A hardy, fast growing, cold tolerant Acacia which retains its fern-like bipinnate foliage throughout its life and is a very pretty bluish-grey and grows to 25m. It has smooth grey-green to dark grey bark which becomes fissured with age and pale to bright yellow globular flowers in late Winter to Spring. Overseas, particularly in southern Europe, this plant is commonly called 'Mimosa' and is often used in the cut flower trade. It is a suitable option for parks, larger properties due to the size, as a windbreak and as a control for soil erosion.
A tree to 15m with gorgeous aromatic blue-grey round leaves and creamy white to yellow flowers occur in early Summer. This species is drought and frost tolerant and is perfect as a landscape specimen on its own or in a group planting, the leaves are often seen in floral arrangements.
A vigorous drought resistant climber with branches that twist around the stems of other plants and has glossy green leaves which are divided into three leaflets. It is widely distributed in Queensland, New South Wales and Victoria and occurs in a variety of habitats and conditions. This species has the typical 'pea' shaped flower and is a dusky red colour, popular in cultivation and also as a revegetation species, used for screening, as a ground cover and for stabilising embankments.
A very attractive species and quite similar to Acacia longifolia, widely planted in southern and eastern Australia, particularly in sandy soil. It is a spreading shrub to 4m with a very interesting habit - the lower stems often lie prostrate on the ground with its angular branches and turned up at the ends. This species has bright yellow flowers which look like elongated spikes in Spring and has been used in many coastal areas to increase soil stability.
A fast growing tree to 16m, suitable for coastal plantings and resistant to wind and salt, moderately drought and frost tolerant and very suitable to be used as a windbreak, for sand stabilisation, timber, Apiculture, nectar for birds, as an ornamental and street tree.
The trunk is usually twisted and covered with dark grey, thick bark, leaves are a shiny dark green above and white on the lower and flowers are pale yellow and these occur January to July. This is one of the most widespread Banksia species extending along the east coast from northern Queensland to Victoria.
This is a woodland tree, usually to 20m and distributed in New South Wales, Victoria and a small population near Clare, South Australia. It has grey to red brown stringy bark which is persistent throughout, glossy green foliage and white flowers from January to May, followed by seed capsules which persist on the tree until at least the following Autumn. This is adaptable to relatively poor soils and cold conditions and moderately drought tolerant. It can be used for shade, shelter, has moderately durable wood which is termite resistant and can be used for general building construction.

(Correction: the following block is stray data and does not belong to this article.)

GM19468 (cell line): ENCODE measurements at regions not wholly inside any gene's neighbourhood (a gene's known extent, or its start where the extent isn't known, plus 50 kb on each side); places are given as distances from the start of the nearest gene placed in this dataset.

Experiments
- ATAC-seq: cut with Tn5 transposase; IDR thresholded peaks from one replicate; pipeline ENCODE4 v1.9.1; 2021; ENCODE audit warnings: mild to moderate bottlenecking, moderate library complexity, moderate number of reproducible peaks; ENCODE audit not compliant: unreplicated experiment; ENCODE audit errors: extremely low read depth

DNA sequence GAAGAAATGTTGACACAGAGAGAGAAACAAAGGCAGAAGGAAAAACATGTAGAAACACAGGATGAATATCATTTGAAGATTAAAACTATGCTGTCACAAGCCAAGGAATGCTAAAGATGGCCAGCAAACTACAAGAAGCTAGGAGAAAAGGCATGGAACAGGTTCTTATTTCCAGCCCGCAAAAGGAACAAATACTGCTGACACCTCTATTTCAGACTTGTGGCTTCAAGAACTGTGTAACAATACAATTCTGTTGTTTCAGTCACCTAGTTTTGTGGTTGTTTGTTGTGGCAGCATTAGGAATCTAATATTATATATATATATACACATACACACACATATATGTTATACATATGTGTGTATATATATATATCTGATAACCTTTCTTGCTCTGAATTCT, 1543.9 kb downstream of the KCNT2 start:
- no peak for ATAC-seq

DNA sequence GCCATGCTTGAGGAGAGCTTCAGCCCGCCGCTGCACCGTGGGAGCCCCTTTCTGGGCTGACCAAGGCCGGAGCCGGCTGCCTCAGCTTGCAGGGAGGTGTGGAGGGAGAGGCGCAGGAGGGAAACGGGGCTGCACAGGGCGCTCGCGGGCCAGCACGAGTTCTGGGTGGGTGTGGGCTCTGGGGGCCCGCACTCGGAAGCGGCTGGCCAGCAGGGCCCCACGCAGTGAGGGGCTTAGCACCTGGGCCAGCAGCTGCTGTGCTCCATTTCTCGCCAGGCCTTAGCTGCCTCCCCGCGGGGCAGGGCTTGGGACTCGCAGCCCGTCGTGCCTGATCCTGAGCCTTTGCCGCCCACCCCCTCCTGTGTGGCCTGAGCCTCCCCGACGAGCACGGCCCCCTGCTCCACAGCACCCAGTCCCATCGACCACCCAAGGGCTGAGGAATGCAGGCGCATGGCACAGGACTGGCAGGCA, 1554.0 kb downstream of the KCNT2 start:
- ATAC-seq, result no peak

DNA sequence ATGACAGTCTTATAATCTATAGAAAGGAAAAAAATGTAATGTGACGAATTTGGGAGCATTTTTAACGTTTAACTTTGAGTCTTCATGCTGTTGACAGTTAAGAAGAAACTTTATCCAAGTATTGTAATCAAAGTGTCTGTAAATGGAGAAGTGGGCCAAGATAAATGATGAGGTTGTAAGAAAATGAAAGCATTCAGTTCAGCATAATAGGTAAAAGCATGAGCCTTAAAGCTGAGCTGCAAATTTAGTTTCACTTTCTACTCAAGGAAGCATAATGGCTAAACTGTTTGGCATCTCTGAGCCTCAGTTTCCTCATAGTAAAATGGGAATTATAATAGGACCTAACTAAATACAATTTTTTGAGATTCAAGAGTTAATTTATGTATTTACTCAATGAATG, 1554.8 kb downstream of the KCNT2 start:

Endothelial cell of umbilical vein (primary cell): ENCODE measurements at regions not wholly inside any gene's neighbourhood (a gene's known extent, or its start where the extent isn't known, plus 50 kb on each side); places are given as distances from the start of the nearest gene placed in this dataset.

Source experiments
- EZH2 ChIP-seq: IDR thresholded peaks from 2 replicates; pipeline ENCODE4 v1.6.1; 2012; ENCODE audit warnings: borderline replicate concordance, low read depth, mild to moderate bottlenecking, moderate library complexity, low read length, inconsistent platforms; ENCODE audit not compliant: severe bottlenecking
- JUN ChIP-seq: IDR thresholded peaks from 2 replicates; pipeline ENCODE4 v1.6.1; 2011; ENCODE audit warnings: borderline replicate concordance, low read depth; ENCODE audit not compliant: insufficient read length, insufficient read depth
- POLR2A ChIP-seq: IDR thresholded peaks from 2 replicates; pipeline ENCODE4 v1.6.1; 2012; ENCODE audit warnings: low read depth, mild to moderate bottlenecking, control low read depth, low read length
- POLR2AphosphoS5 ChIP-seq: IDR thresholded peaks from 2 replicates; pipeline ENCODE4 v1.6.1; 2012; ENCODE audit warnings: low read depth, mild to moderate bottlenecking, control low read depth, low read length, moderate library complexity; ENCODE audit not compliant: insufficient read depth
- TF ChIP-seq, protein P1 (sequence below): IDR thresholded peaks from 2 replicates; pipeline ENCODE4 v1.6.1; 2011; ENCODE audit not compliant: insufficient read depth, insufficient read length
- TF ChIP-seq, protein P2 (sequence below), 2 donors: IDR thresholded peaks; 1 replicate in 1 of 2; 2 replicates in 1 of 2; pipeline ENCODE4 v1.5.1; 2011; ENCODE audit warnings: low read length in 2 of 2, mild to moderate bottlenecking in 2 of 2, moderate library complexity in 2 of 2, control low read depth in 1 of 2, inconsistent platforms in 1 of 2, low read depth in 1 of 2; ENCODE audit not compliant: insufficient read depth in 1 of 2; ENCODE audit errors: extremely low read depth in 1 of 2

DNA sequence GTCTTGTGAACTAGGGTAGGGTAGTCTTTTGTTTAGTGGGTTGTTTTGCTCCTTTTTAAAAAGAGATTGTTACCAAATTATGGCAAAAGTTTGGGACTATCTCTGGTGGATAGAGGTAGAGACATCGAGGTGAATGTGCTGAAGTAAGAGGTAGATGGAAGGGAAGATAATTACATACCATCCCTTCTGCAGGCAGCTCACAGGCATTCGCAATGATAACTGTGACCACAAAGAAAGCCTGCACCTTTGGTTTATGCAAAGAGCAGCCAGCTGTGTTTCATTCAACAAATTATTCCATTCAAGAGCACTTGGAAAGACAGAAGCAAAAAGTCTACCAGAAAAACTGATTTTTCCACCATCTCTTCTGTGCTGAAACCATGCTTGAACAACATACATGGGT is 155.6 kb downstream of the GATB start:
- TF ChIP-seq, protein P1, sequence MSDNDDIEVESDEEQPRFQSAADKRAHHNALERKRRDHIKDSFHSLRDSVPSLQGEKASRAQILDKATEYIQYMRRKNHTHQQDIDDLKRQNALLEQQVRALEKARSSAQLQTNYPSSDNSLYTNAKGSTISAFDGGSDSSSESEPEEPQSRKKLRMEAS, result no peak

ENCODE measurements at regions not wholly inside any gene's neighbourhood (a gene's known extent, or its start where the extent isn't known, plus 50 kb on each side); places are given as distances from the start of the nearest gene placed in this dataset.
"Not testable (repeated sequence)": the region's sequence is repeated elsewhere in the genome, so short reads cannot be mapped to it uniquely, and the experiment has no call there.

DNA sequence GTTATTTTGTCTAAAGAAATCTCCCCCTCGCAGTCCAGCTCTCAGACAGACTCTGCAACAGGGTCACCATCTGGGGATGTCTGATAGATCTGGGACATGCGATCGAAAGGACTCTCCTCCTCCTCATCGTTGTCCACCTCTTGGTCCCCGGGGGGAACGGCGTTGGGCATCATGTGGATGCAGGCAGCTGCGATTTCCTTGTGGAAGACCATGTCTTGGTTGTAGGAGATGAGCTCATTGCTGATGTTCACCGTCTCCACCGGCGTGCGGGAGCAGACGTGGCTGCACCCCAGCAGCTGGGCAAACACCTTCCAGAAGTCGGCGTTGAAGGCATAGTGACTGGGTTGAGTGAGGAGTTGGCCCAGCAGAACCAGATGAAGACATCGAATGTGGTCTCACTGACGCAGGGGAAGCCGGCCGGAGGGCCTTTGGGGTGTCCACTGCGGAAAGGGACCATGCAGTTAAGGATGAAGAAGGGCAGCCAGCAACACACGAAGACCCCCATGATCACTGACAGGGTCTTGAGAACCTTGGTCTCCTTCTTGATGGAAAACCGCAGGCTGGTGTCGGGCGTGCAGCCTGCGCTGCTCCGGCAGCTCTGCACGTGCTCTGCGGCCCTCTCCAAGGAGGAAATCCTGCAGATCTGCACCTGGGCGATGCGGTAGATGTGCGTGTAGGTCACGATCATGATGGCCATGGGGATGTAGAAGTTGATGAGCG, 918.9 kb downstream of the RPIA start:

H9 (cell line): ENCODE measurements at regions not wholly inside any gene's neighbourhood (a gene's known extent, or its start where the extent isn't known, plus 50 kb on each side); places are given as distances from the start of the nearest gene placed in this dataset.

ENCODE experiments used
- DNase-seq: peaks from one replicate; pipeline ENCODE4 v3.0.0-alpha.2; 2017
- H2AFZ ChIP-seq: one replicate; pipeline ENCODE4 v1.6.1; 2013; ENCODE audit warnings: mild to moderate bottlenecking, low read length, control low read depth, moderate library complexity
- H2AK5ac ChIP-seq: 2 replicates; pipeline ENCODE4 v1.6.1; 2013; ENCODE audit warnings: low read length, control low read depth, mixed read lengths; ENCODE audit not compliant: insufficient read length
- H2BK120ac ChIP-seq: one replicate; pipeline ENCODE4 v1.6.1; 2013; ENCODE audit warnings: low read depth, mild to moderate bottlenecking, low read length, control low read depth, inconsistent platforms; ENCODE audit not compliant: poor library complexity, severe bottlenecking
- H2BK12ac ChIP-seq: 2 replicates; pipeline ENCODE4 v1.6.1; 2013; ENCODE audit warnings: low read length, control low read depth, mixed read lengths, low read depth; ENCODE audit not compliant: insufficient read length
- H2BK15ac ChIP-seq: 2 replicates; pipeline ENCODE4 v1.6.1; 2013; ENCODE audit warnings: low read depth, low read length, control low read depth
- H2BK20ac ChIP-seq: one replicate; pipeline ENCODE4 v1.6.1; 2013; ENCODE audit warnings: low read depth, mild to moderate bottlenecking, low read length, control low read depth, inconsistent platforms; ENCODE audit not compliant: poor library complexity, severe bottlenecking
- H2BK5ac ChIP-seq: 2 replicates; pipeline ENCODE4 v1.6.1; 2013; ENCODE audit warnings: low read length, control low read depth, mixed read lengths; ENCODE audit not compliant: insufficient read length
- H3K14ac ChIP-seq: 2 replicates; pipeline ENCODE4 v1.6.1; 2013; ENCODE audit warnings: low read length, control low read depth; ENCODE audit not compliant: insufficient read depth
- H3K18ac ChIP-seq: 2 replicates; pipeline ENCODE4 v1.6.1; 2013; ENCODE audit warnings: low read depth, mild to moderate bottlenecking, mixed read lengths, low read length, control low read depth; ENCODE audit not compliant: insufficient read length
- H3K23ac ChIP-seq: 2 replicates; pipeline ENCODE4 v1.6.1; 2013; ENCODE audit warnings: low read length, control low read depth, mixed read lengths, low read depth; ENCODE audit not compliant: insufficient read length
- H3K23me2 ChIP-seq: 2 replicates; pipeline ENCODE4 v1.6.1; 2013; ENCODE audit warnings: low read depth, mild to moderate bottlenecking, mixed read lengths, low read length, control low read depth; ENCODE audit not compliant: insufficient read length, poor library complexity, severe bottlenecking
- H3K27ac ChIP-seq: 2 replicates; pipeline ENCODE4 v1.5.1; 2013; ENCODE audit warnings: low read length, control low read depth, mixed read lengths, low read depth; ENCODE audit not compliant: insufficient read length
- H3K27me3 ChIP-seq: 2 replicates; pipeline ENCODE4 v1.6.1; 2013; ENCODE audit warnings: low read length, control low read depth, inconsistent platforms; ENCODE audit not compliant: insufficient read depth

A shrub to 4m with smooth red-brown or grey bark and yellow rod shaped flowers from May to July. This is widespread in tropical Australia; Western Australia, Northern Territory and Queensland.
A large fast growing tree flowering from April to August and glossy green leaves on upper and paler beneath, distributed from Newscastle, New South Wales to Bundaberg, Queensland, then in scattered populations until becoming more common in the wet tropics of northern Queensland. This species is grown in plantations for timber and timber products and also valuable to apiculture, can also be used as large specimen planting in estates, parks etc.
A slow growing tree to 15m, often less in the southern states, with glossy dark green leaves with pale undersides. Flowers are cream to orange-yellow and borne on short clusters in January to February.
An erect or spreading shrub to 12m with yellow rod shaped flowers from late Winter to Spring and finely corrugated or fissured bark at the base.
A medium sized tree to 25m with a branching canopy, persisitant fibrous grey bark on lower trunk and large branches, and pink-orange outer branches in late Spring to Summer with new bark appearing cream. The leaves are glossy green and a food source for koalas, this species is distributed throughout central, eastern and south-eastern Queensland.
A slender upright, often straggly shrub in the pea family which is found in all Australian states. Foliage is a beautiful blue-green colour and bright pink to purple flowers from mid September to November. A frost hardy and drought tolerant shrub which is suitable for revegetation projects and also as an ornamental garden specimen.